A shop vac, or wet/dry vacuum, is an industrial-strength vacuum cleaner that vacuums virtually anything and comes in many sizes. It even has capabilities to vacuum water. A shop vac is also durable enough that it will pick up sharp items, such as nails, without ruining the hose or its mechanisms. You will also find that a shop vac can be moved around with ease.
If your shop vac still needs to be assembled, follow the instructions in the user manual that came with it. There are many models and sizes of shop vacs, so assembly varies between each one. When running a shop vacuum, be sure you are using an outlet that is not near a source of water.
Your shop vac has a mechanism that allows for sucking, like a regular vacuum, or blowing. Blowing is helpful for when you have a lot of debris that you want to get to a central location for easier pickup. If you are going to use it as a vacuum, switch to the right setting before turning on your shop vac. This will prevent the debris from being blown around and making more work for yourself.
Your shop vac has a hose with an attachment that you use to vacuum. Start in a corner, place the hose on the floor, and walk backward to pick up debris. Once you have completed vacuuming the area, go back over it. If you have to pick up water with your vacuum, you may need to go over the area several times.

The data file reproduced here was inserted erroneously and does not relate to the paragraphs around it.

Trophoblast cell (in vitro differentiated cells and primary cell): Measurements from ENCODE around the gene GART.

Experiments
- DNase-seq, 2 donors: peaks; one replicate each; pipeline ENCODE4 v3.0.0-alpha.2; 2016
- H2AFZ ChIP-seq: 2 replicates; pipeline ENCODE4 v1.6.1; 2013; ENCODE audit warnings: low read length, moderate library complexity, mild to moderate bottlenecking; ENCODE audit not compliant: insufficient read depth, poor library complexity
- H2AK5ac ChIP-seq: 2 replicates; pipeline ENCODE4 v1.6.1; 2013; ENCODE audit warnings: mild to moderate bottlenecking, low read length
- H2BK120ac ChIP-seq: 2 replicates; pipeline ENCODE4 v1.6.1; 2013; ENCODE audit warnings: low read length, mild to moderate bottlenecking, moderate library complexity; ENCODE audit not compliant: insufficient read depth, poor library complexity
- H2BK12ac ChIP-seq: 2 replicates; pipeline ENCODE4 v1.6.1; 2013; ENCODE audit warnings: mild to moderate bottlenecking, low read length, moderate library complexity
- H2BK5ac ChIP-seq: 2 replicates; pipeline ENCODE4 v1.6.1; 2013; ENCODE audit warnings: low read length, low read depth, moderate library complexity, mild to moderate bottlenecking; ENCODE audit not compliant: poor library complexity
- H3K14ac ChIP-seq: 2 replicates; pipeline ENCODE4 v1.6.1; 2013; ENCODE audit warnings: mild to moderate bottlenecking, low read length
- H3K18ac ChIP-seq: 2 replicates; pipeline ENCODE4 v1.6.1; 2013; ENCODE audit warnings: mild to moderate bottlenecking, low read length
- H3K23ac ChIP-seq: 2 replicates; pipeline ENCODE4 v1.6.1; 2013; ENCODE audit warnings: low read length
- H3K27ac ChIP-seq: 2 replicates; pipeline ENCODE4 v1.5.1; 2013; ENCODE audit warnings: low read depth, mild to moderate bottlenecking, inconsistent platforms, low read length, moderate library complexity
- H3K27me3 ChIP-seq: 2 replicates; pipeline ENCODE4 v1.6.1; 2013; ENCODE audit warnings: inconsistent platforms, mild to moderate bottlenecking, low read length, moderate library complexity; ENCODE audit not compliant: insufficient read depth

Unplug your shop vac, and remove the lid to dispose of its contents. Slowly take off the lid to avoid splashing any liquid in your eyes or inhaling dust. There should be release buttons on either side of the lid, but that depends on the model of your shop vac.
If you have water or other liquid in your shop vac, walk the bucket over to a sink and empty it. If you have just garbage, such as dust and nails, take it to an outside garbage can. If you have vacuumed up water and garbage together, consider using a strainer so you do not get garbage in your sink drain. Once you are finished with the shop vac, replace all parts and store it until its next use.